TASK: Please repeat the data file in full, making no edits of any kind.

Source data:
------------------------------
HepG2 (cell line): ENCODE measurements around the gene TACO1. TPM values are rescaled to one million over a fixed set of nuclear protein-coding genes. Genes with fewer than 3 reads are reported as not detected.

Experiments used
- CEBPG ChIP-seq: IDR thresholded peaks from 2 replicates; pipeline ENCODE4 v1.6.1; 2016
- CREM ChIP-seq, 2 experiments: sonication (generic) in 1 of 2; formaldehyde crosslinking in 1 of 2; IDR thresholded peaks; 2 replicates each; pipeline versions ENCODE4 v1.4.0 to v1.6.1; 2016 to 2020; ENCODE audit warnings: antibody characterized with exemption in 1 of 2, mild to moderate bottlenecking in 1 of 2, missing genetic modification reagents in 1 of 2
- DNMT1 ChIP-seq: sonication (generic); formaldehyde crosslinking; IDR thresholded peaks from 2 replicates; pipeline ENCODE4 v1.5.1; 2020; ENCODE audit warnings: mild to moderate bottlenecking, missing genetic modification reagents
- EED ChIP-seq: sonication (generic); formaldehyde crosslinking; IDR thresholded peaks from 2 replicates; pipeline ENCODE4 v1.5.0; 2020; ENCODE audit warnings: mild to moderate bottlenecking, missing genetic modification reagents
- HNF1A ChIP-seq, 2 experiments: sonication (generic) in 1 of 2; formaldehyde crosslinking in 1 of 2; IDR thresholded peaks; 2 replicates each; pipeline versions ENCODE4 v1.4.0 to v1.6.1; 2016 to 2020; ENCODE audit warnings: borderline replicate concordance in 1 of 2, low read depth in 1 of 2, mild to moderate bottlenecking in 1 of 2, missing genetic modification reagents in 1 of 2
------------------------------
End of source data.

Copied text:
HepG2 (cell line): ENCODE measurements around the gene TACO1. TPM values are rescaled to one million over a fixed set of nuclear protein-coding genes. Genes with fewer than 3 reads are reported as not detected.

Experiments used
- CEBPG ChIP-seq: IDR thresholded peaks from 2 replicates; pipeline ENCODE4 v1.6.1; 2016
- CREM ChIP-seq, 2 experiments: sonication (generic) in 1 of 2; formaldehyde crosslinking in 1 of 2; IDR thresholded peaks; 2 replicates each; pipeline versions ENCODE4 v1.4.0 to v1.6.1; 2016 to 2020; ENCODE audit warnings: antibody characterized with exemption in 1 of 2, mild to moderate bottlenecking in 1 of 2, missing genetic modification reagents in 1 of 2
- DNMT1 ChIP-seq: sonication (generic); formaldehyde crosslinking; IDR thresholded peaks from 2 replicates; pipeline ENCODE4 v1.5.1; 2020; ENCODE audit warnings: mild to moderate bottlenecking, missing genetic modification reagents
- EED ChIP-seq: sonication (generic); formaldehyde crosslinking; IDR thresholded peaks from 2 replicates; pipeline ENCODE4 v1.5.0; 2020; ENCODE audit warnings: mild to moderate bottlenecking, missing genetic modification reagents
- HNF1A ChIP-seq, 2 experiments: sonication (generic) in 1 of 2; formaldehyde crosslinking in 1 of 2; IDR thresholded peaks; 2 replicates each; pipeline versions ENCODE4 v1.4.0 to v1.6.1; 2016 to 2020; ENCODE audit warnings: borderline replicate concordance in 1 of 2, low read depth in 1 of 2, mild to moderate bottlenecking in 1 of 2, missing genetic modification reagents in 1 of 2